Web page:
In respect of compulsory liquidations: It is necessary for the liquidator of a company in compulsory liquidation to obtain the sanction of the committee of inspection or, absent a functioning committee of inspection, the sanction of the court to pursue legal proceedings under paragraph 1 of Part 2, Schedule 25. However, once sanction has been obtained, section 199(3) of the Ordinance allows the liquidator to exercise the powers under Part 3 of Schedule 25 without obtaining sanction of either the committee of inspection or the Court. Harris J concluded that the Court’s sanction of a funding agreement is also not required in the case of a winding-up by the court.
Circumstances in which a liquidator may seek Court directions
Harris J commented that although the Ordinance gives a liquidator the right to seek directions from the Court, this does not mean that the liquidator can ask the court to approve any decision he is contemplating because the liquidator is uncertain about its appropriateness. A liquidator has to exercise his own professional expertise and judgment when conducting a liquidation. Hence, a liquidator cannot seek a direction which involves asking the court to approve what is largely a matter of commercial judgment.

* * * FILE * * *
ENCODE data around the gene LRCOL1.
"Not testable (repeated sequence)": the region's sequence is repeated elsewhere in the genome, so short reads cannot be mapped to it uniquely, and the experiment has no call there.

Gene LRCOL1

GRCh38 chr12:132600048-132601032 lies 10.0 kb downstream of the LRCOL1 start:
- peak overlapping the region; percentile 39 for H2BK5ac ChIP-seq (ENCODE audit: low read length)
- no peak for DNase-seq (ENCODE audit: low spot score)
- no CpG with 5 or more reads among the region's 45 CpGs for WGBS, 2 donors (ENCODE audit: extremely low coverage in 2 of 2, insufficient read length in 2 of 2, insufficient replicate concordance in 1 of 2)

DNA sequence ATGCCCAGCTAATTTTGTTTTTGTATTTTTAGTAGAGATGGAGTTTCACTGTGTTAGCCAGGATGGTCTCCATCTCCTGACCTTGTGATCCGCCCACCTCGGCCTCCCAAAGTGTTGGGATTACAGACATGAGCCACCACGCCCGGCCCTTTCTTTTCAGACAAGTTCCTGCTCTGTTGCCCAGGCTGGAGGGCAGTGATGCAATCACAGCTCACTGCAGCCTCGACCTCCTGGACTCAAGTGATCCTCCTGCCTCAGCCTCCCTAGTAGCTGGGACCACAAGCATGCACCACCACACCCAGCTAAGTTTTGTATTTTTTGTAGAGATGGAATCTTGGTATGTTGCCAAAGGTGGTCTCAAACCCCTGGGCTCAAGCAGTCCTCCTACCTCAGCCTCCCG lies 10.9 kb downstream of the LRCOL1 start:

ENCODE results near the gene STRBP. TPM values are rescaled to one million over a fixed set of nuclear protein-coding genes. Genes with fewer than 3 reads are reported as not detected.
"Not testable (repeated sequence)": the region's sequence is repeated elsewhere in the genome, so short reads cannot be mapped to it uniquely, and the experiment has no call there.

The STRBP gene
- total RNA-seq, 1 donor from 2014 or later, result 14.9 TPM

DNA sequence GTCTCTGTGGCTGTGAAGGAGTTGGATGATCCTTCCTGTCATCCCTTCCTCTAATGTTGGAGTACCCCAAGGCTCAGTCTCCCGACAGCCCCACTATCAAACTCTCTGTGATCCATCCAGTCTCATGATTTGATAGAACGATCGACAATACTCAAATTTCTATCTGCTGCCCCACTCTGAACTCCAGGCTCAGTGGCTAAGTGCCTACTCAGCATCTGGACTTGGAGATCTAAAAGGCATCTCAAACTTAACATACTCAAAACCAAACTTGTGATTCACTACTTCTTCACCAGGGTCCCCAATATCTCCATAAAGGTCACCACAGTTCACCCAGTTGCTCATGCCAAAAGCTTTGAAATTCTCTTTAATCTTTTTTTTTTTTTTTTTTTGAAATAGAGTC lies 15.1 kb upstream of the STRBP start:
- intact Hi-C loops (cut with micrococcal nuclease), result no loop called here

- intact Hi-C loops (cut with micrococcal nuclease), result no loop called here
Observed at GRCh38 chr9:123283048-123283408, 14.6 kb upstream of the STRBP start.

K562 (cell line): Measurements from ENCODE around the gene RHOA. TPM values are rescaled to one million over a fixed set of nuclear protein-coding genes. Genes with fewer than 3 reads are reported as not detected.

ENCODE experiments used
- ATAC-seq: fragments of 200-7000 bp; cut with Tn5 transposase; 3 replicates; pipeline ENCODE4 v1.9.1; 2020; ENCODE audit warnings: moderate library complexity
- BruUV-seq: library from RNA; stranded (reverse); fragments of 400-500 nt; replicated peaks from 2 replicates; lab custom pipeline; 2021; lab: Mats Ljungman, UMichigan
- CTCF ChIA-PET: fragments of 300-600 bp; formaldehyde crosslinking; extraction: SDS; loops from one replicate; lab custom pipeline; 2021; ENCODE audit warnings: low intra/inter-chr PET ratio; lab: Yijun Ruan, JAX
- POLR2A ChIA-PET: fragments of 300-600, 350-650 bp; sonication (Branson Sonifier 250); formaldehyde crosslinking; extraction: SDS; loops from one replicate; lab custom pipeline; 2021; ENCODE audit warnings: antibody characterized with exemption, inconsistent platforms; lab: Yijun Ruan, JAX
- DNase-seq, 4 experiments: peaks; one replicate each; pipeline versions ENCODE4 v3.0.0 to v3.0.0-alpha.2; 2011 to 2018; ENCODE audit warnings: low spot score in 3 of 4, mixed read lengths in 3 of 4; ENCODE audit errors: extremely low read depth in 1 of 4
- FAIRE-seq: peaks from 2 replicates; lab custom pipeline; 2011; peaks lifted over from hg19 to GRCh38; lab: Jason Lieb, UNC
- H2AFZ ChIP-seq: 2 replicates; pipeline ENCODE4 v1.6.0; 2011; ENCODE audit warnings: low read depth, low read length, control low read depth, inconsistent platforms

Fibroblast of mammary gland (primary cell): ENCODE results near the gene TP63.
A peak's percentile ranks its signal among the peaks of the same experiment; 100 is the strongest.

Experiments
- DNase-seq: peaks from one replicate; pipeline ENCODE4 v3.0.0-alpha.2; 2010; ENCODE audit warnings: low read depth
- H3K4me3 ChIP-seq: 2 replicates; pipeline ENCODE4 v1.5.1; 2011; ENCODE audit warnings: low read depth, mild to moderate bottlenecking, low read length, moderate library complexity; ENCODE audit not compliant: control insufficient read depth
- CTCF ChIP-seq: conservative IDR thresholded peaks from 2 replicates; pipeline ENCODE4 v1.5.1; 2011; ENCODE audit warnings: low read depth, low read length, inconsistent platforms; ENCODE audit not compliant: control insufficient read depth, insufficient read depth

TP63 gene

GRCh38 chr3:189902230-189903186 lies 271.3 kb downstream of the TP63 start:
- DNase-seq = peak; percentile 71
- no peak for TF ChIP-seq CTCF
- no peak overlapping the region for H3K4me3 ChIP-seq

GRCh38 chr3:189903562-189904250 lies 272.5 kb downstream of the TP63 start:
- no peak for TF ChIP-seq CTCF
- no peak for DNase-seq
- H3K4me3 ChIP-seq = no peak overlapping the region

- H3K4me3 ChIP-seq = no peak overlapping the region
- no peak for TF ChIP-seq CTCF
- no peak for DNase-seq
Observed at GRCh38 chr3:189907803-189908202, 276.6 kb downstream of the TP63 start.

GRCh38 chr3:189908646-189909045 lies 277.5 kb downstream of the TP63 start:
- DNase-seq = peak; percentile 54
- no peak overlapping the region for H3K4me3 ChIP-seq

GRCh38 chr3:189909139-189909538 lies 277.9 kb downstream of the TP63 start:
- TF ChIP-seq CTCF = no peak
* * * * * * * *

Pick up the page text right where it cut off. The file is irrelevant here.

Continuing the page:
Harris J considered that a direction sought by a liquidator from the Court must require something other than a general endorsement of a proposed course of action. In his Lordship’s view, it will require the formulation of a precise issue which calls for the exercise of some legal judgment.
As the decisions in Osman Mohammed Arab & Anor v Chu Chi Ho Ian and Re A introduced uncertainty as to whether or not Court sanction is required for funding agreements, Harris J was prepared to decide on and give directions on the issue in this case.
Now that the uncertainty has been clarified, it is unlikely that the Court in the future will entertain any applications by insolvency practitioners for the Court’s general endorsement of funding agreements.
An application taken out by an insolvency practitioner to seek Court directions should not be a request for the Court’s general endorsement of his proposed course of action. There must be a legal issue suitable for the Court’s consideration.
Alexander Tang, Stephenson Harwood
1 Massai Aviation Services v. Attorney General of Bahamas  UKPC 12
2 Unruh v Seeberger  10 HKCFAR 31 and Winnie Lo v HKSAR  15 HKCFAR 16 3  HKCU 149; HCB 4344B/2012, HCB 4344/2012.
4  HKCFI 493.
5  2 HKLRD 1137.
6 Unrep., HCCW 384/2006 & others, 8 October 2015.